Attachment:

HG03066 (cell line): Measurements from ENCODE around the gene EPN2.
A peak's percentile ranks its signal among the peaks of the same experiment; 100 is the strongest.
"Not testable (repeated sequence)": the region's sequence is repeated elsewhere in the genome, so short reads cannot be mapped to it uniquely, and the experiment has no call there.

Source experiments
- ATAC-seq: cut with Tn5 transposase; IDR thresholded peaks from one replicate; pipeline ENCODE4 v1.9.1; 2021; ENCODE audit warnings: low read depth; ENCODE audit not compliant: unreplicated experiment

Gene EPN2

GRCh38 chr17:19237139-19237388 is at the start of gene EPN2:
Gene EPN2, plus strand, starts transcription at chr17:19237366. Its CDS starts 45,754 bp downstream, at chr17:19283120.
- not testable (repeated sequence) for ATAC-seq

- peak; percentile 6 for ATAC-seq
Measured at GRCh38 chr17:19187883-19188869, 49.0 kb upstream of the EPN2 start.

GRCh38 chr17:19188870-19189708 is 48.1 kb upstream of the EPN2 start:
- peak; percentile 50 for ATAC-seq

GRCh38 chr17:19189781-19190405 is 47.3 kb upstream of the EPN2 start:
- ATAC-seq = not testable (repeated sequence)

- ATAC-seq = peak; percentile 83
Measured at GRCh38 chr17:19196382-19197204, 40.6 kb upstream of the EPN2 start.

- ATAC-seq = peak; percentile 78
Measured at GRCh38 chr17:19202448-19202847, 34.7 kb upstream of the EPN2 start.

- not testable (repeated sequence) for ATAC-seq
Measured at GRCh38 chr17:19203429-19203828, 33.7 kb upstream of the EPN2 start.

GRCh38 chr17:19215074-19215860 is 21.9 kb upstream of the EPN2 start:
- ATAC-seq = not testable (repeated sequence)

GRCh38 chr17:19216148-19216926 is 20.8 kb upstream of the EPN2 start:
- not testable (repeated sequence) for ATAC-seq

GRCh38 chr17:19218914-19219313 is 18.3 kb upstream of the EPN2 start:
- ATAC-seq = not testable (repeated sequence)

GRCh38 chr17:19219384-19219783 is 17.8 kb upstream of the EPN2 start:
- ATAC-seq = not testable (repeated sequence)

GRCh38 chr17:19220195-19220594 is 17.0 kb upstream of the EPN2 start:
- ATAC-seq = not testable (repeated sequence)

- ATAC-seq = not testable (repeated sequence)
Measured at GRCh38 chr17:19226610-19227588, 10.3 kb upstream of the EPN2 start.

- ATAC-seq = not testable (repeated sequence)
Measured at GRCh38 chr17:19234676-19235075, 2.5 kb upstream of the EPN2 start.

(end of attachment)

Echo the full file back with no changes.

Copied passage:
HG03066 (cell line): Measurements from ENCODE around the gene EPN2.
A peak's percentile ranks its signal among the peaks of the same experiment; 100 is the strongest.
"Not testable (repeated sequence)": the region's sequence is repeated elsewhere in the genome, so short reads cannot be mapped to it uniquely, and the experiment has no call there.

Source experiments
- ATAC-seq: cut with Tn5 transposase; IDR thresholded peaks from one replicate; pipeline ENCODE4 v1.9.1; 2021; ENCODE audit warnings: low read depth; ENCODE audit not compliant: unreplicated experiment

Gene EPN2

GRCh38 chr17:19237139-19237388 is at the start of gene EPN2:
Gene EPN2, plus strand, starts transcription at chr17:19237366. Its CDS starts 45,754 bp downstream, at chr17:19283120.
- not testable (repeated sequence) for ATAC-seq

- peak; percentile 6 for ATAC-seq
Measured at GRCh38 chr17:19187883-19188869, 49.0 kb upstream of the EPN2 start.

GRCh38 chr17:19188870-19189708 is 48.1 kb upstream of the EPN2 start:
- peak; percentile 50 for ATAC-seq

GRCh38 chr17:19189781-19190405 is 47.3 kb upstream of the EPN2 start:
- ATAC-seq = not testable (repeated sequence)

- ATAC-seq = peak; percentile 83
Measured at GRCh38 chr17:19196382-19197204, 40.6 kb upstream of the EPN2 start.

- ATAC-seq = peak; percentile 78
Measured at GRCh38 chr17:19202448-19202847, 34.7 kb upstream of the EPN2 start.

- not testable (repeated sequence) for ATAC-seq
Measured at GRCh38 chr17:19203429-19203828, 33.7 kb upstream of the EPN2 start.

GRCh38 chr17:19215074-19215860 is 21.9 kb upstream of the EPN2 start:
- ATAC-seq = not testable (repeated sequence)

GRCh38 chr17:19216148-19216926 is 20.8 kb upstream of the EPN2 start:
- not testable (repeated sequence) for ATAC-seq

GRCh38 chr17:19218914-19219313 is 18.3 kb upstream of the EPN2 start:
- ATAC-seq = not testable (repeated sequence)

GRCh38 chr17:19219384-19219783 is 17.8 kb upstream of the EPN2 start:
- ATAC-seq = not testable (repeated sequence)

GRCh38 chr17:19220195-19220594 is 17.0 kb upstream of the EPN2 start:
- ATAC-seq = not testable (repeated sequence)

- ATAC-seq = not testable (repeated sequence)
Measured at GRCh38 chr17:19226610-19227588, 10.3 kb upstream of the EPN2 start.

- ATAC-seq = not testable (repeated sequence)
Measured at GRCh38 chr17:19234676-19235075, 2.5 kb upstream of the EPN2 start.